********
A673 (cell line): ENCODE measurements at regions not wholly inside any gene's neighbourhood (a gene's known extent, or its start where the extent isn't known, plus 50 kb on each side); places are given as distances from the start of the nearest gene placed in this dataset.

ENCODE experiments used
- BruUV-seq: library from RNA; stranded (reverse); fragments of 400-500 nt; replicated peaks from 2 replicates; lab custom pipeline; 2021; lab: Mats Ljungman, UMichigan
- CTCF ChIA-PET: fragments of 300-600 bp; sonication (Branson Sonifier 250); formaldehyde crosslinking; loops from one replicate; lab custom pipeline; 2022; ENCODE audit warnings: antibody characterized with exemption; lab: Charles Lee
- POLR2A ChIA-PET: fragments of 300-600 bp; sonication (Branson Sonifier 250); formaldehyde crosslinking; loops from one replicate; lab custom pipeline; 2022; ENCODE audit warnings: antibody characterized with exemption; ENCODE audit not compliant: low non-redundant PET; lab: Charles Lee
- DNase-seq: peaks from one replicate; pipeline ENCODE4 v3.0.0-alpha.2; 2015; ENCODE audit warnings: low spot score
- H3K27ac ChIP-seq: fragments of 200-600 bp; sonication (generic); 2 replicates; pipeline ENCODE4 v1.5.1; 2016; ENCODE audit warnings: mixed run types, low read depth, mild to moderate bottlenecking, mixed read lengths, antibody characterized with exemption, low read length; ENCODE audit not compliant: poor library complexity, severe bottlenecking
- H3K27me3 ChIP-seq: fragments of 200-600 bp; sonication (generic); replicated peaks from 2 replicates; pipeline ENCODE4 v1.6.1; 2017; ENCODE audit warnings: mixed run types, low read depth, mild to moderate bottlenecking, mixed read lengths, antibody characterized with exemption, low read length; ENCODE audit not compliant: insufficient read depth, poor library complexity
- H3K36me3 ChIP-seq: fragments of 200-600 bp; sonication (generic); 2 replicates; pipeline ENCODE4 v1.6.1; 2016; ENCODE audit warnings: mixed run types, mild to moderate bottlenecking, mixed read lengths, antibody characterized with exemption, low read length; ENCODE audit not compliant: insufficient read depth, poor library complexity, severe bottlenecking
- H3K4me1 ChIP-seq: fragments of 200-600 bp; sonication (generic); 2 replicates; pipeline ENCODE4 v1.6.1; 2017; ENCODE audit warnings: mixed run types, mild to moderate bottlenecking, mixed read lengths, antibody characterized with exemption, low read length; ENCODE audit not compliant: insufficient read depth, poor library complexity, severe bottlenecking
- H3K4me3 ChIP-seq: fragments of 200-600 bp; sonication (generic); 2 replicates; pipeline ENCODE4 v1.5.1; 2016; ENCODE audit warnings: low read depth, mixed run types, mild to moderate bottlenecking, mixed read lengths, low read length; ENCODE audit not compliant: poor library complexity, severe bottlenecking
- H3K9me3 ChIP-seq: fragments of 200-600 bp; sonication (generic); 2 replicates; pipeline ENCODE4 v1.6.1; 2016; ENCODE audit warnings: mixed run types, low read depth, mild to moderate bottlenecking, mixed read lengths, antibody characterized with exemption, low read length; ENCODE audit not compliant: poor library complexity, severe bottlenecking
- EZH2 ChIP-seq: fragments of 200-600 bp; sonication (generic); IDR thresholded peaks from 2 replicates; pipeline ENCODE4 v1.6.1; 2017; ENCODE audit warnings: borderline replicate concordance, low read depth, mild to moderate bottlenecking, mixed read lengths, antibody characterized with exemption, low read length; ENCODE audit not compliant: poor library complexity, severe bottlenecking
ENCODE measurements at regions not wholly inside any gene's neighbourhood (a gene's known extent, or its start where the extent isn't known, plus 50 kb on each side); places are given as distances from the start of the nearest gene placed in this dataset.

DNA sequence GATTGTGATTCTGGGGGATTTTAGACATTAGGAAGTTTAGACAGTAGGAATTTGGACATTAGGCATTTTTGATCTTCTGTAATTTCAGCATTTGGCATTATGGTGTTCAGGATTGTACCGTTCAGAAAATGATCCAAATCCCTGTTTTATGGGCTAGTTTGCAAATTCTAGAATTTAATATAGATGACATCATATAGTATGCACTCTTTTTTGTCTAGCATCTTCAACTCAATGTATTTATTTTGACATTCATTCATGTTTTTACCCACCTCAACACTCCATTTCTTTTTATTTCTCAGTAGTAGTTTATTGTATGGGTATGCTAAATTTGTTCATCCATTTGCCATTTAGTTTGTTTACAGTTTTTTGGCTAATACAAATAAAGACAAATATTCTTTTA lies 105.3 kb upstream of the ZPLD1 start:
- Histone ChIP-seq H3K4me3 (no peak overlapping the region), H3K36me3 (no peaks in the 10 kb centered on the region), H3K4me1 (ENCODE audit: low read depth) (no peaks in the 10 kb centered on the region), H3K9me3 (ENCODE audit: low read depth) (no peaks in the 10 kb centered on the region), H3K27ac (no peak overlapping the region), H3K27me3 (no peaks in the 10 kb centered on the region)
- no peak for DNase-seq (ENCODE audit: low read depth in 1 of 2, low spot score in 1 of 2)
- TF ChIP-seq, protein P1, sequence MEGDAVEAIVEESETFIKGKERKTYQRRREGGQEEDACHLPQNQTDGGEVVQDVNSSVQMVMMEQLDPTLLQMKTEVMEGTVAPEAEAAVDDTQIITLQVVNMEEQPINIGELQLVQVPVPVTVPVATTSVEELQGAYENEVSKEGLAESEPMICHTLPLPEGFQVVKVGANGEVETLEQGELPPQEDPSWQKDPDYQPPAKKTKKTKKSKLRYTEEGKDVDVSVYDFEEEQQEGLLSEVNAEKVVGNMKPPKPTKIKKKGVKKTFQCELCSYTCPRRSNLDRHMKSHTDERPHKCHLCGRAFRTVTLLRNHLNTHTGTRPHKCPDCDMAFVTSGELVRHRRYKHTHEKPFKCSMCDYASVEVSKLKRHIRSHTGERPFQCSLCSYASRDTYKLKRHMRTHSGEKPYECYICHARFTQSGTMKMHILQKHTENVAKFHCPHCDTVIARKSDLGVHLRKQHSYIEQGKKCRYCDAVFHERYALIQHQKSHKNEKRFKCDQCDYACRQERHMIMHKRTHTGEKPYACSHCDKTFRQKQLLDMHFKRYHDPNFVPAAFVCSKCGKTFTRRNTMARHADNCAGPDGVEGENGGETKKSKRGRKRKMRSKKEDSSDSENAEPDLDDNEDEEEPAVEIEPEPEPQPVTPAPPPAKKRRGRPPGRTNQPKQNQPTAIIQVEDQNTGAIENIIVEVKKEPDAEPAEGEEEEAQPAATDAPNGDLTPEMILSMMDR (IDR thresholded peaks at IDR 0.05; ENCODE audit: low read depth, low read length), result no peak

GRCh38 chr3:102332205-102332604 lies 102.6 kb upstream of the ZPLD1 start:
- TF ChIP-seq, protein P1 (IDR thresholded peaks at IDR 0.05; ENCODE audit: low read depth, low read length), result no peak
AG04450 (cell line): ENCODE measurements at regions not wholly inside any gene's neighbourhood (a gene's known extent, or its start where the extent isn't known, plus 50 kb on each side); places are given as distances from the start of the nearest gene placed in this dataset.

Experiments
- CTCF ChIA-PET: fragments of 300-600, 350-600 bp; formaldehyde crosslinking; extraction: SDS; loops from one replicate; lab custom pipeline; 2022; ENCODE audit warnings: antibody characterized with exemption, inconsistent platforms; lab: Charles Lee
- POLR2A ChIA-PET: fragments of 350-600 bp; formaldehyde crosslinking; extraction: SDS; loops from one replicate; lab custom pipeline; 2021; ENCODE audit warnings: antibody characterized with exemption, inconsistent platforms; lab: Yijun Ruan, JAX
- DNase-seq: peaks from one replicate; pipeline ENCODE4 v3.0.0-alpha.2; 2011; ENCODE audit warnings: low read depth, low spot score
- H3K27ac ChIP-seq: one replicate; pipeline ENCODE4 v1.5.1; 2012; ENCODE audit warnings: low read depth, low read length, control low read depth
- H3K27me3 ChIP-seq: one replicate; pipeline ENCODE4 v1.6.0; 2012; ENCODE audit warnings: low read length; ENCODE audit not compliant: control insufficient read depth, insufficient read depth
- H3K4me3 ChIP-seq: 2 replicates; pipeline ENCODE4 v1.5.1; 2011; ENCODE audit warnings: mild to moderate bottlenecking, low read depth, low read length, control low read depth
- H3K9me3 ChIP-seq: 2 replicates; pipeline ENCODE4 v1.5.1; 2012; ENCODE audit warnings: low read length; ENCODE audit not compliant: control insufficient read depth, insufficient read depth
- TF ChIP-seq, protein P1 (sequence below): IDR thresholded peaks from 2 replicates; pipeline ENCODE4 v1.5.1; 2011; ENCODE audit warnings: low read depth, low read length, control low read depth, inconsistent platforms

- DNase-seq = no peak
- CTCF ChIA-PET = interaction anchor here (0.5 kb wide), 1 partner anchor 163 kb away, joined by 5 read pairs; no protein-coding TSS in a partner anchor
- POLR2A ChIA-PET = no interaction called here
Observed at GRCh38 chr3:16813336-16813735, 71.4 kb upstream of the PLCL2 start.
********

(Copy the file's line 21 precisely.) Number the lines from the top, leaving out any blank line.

AG04450 (cell line): ENCODE measurements at regions not wholly inside any gene's neighbourhood (a gene's known extent, or its start where the extent isn't known, plus 50 kb on each side); places are given as distances from the start of the nearest gene placed in this dataset.